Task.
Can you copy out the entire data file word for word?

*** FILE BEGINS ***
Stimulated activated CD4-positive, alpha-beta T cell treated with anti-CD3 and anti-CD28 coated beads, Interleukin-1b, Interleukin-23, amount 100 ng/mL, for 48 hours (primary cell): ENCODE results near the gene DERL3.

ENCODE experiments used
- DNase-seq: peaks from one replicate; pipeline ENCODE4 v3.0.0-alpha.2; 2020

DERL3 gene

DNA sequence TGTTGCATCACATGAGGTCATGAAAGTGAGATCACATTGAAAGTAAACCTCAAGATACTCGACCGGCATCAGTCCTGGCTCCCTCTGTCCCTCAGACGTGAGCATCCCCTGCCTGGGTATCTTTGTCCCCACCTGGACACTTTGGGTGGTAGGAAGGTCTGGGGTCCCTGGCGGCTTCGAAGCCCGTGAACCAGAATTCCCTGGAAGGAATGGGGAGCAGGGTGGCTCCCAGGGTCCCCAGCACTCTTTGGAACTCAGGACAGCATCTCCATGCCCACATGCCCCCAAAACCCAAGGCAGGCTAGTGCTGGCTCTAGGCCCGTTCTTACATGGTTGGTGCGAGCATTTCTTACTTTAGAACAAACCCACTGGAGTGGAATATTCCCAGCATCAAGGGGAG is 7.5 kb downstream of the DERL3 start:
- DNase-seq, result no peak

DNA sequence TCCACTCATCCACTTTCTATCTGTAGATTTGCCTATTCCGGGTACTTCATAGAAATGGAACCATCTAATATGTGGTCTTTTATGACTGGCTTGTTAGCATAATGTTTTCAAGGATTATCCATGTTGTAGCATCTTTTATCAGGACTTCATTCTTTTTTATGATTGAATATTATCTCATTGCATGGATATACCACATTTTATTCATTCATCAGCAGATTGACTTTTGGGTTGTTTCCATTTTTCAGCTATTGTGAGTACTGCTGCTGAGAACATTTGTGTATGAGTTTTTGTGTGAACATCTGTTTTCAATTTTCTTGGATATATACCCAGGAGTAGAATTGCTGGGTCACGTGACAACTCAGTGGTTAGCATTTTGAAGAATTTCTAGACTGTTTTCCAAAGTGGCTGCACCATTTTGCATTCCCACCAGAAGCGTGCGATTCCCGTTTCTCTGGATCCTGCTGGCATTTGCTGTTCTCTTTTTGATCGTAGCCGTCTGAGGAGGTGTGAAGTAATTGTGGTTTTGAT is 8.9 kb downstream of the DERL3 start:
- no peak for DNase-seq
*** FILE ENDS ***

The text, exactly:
Stimulated activated CD4-positive, alpha-beta T cell treated with anti-CD3 and anti-CD28 coated beads, Interleukin-1b, Interleukin-23, amount 100 ng/mL, for 48 hours (primary cell): ENCODE results near the gene DERL3.

ENCODE experiments used
- DNase-seq: peaks from one replicate; pipeline ENCODE4 v3.0.0-alpha.2; 2020

DERL3 gene

DNA sequence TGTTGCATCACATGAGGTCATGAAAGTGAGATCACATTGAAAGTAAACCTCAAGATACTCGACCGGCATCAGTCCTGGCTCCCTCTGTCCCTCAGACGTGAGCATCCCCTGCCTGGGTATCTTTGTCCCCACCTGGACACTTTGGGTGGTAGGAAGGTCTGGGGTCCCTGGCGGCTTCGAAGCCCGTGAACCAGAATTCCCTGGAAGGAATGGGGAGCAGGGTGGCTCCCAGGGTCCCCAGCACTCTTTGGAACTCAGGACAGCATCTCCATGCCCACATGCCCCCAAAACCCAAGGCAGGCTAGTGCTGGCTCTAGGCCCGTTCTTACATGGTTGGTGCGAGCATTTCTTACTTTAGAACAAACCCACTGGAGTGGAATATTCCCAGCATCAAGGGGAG is 7.5 kb downstream of the DERL3 start:
- DNase-seq, result no peak

DNA sequence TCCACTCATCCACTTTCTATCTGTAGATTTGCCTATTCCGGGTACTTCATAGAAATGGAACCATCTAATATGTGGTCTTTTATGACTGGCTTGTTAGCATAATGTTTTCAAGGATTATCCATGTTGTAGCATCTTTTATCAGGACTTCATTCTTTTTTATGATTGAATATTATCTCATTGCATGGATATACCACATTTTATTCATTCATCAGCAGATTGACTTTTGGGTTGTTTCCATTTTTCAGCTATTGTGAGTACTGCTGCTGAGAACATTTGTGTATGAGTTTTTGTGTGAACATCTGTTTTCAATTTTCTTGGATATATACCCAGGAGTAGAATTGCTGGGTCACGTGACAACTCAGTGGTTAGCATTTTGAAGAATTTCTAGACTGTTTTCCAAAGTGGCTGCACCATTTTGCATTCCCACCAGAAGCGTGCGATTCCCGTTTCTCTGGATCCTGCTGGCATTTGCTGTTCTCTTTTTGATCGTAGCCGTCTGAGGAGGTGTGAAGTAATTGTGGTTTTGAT is 8.9 kb downstream of the DERL3 start:
- no peak for DNase-seq